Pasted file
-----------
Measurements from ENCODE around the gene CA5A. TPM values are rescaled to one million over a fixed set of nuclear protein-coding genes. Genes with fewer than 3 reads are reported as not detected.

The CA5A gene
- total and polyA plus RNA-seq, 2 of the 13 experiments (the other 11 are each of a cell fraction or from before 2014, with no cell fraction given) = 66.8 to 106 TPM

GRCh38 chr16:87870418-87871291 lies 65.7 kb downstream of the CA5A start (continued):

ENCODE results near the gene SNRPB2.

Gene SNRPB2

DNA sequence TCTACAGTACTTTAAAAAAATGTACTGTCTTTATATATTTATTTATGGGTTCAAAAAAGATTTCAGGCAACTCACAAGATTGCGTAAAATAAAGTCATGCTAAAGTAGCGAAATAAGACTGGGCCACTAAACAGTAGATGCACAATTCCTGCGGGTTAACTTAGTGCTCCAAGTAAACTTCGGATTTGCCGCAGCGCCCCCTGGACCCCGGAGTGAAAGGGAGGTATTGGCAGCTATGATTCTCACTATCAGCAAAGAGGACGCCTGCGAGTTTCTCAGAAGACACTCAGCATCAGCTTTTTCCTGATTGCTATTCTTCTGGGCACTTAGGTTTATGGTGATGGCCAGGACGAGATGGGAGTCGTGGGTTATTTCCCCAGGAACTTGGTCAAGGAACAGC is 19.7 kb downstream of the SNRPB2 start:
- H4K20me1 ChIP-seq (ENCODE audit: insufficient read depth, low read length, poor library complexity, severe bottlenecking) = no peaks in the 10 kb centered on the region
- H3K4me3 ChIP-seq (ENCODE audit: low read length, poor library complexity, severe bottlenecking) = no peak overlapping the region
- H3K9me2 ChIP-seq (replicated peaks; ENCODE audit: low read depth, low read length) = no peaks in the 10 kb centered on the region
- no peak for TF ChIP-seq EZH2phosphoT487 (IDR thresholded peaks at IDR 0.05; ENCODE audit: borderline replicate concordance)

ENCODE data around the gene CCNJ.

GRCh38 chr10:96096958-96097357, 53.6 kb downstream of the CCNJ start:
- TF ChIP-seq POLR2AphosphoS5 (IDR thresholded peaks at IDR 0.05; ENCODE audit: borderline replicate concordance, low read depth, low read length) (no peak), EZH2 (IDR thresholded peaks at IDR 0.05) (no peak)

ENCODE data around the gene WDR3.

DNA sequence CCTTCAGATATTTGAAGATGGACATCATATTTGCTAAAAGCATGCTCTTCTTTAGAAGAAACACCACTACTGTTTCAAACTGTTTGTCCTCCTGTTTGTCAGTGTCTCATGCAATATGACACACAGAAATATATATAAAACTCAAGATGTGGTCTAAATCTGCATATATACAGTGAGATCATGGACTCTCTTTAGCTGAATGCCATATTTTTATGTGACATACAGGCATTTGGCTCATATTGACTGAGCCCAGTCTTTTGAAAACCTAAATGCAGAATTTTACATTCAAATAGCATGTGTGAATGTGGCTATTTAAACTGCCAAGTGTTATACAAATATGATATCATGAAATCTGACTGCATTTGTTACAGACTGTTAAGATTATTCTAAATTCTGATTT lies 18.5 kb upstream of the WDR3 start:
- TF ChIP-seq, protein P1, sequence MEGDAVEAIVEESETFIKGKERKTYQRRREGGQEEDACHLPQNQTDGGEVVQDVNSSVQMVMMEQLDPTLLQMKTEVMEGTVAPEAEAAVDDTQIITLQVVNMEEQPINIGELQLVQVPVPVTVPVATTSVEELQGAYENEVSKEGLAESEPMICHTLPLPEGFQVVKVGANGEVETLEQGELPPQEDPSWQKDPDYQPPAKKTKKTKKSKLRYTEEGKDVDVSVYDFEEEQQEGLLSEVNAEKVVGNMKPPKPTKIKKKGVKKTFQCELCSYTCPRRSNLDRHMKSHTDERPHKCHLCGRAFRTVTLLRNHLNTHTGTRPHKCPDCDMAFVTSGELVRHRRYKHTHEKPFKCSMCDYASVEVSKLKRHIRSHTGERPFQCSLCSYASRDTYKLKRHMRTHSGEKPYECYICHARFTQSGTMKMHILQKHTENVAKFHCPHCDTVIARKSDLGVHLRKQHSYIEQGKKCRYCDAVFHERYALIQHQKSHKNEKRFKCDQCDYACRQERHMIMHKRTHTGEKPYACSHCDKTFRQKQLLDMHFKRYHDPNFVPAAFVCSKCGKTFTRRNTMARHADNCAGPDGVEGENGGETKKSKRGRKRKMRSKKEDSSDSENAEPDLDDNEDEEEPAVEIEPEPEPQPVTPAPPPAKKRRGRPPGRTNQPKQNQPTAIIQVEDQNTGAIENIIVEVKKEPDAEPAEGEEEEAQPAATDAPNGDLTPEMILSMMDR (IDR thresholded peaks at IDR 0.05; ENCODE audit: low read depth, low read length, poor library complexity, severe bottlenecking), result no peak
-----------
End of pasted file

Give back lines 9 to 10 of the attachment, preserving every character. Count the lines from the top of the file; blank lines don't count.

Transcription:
- H3K4me3 ChIP-seq (ENCODE audit: low read length, poor library complexity, severe bottlenecking) = no peak overlapping the region
- H3K9me2 ChIP-seq (replicated peaks; ENCODE audit: low read depth, low read length) = no peaks in the 10 kb centered on the region